Document will support agreement on military-civilian rule during a three-year transition period
Sudan’s ruling generals and protest leaders have reached a “full agreement” on a constitutional declaration after lengthy negotiations, paving the way for a new transitional government, the African Union said on Saturday.
The announcement comes after months of unrest following the fall of the country’s longtime leader Omar Al Bashir.
The military overthrew Al Bashir in April following months of mass protests against his three-decade-long rule. The protesters remained in the streets, demanding a rapid transition to a civilian government. They have been locked in tense negotiations with the military for weeks while holding mass protests.
Thousands of jubilant Sudanese took to the streets of the capital Khartoum when the deal was announced before dawn to celebrate the prospect of a civilian government.
The declaration builds on a landmark power-sharing deal signed on July 17 and provides for a joint civilian-military ruling body to oversee the formation of a transitional civilian government and parliament to govern for a three-year transition period.
The agreement, which outlines the shape of the transitional government, was brokered by the AU and neighbouring Ethiopia in talks that were sometimes suspended because of street violence in Khartoum and other cities.
“I am announcing to the Sudanese, African and international public opinion that the two delegations have fully agreed on the constitutional declaration,” AU mediator Mohamed El Hacen Lebatt told reporters.
He did not provide further details, but said both sides would meet later on Saturday to prepare for a signing ceremony. He said further meetings would be held to work out the technical details of the deal and discuss the signing ceremony.
An initial inking of the agreement is expected to take place on Sunday, protest leaders said, ahead of a formal signing in front of foreign dignitaries.
The main opposition coalition, the Forces of Freedom and Change (FFC), welcomed the agreement as a “first step with more to follow” and pledged to complete the journey to “freedom, peace and justice” in Sudan.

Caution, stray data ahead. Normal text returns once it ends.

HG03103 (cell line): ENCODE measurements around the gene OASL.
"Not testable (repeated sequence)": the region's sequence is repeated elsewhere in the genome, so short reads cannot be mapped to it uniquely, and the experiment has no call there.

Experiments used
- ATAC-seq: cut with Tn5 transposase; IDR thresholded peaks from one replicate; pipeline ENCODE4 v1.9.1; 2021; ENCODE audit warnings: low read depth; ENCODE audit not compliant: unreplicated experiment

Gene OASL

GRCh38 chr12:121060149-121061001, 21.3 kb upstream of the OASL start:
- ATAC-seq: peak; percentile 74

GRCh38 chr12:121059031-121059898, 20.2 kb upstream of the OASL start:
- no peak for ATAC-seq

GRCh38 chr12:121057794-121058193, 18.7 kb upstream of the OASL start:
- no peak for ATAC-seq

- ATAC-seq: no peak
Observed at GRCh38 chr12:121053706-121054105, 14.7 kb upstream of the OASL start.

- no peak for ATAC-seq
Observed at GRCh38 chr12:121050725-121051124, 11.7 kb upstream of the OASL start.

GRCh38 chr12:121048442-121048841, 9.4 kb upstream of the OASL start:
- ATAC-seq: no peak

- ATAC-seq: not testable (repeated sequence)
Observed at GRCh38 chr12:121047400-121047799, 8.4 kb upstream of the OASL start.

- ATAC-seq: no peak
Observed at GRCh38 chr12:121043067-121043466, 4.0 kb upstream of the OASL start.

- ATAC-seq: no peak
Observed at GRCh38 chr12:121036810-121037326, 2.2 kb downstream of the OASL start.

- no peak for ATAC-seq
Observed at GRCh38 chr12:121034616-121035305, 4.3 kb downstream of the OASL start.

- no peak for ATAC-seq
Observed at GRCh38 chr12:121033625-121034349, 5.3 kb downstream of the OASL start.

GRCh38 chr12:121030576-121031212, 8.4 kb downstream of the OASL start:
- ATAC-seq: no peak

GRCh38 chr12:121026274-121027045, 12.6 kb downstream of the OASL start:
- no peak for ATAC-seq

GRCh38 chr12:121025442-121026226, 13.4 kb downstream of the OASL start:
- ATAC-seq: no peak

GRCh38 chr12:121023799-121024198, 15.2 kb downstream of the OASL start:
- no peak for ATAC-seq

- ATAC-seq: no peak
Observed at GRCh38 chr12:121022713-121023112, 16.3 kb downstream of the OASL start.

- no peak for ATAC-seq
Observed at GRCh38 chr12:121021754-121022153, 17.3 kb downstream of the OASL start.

On Saturday, the Arab League hailed the agreement, saying the signing of the constitutional declaration “would launch a new and important phase in line with the Sudanese people’s aspirations”.
Demonstrators among the crowds that took to the streets in the early hours hailed victory in their struggle for a new Sudan.
“For us, the revolution succeeded now and our country set foot on the road towards civilian rule,” said 25-year-old Ahmed Ibrahim as he joined the cavalcade of vehicles that criss-crossed the streets of Khartoum, horns blazing.
Fellow protester, Somaiya Sadeq, said she hoped there would now be justice for those who had given their lives.
“We have been waiting for a civilian state to seek fair retribution from the murderers of our sons,” she said.
The declaration also envisages the appointment of a 300-member legislative assembly to serve during the transitional period. The FFC would have 67 per cent of its seats and other political groups not associated with Bashir would have the rest.
Sudan’s military council head calls Al Obeid killings ‘regrettable’
Once the transitional government – or sovereign council – starts work, Sudan embarks on a three-year transition period expected lead to elections.
The negotiators agreed last month that the sovereign council would have 11 members five officers selected by the military council, five civilians chosen by the FFC and another civilian to be agreed upon by both sides. Its first leader will be from the military.
When the sovereign council is formed, the country’s current ruling body, a transitional military council headed by General Abdel Fattah Al Burhan and his deputy, RSF commander General Mohamed Hamdan Dagalo, will be dissolved.
A top priority for the transitional government during its first six months in power will be working towards peace with a number of armed groups active in the southern and western regions of the country, Satea al-Hajj, an FFC negotiator, said on Saturday.
Three of those armed groups are members of the FFC under the umbrella of the Revolutionary Front.
The talks were suspended for weeks after men in military uniform broke up a long-running protest camp outside army headquarters in Khartoum on June 3, killing at least 127 people according to doctors close to the protest movement. An official investigation by the ruling military leaders said that 87 people were killed.
The two sides also remained divided on a number of issues, including whether military leaders would be immune from prosecution over recent violence against protesters. It was not immediately clear whether they had resolved that dispute.
The two sides came under renewed pressure this week after security forces opened fire on student protesters in the city of Obeid, leaving six people dead. At least nine troops from the paramilitary Rapid Support forces were arrested over the killings.
“An investigation has been launched into the incident of Al-Obeid and seven members of the RSF were immediately dismissed and handed over to civilian judges for trial,” General Shamseddine Kabbashi, spokesman for the ruling military council, told reporters earlier on Friday.
He also said that measures will be taken against those responsible for Thursday’s violence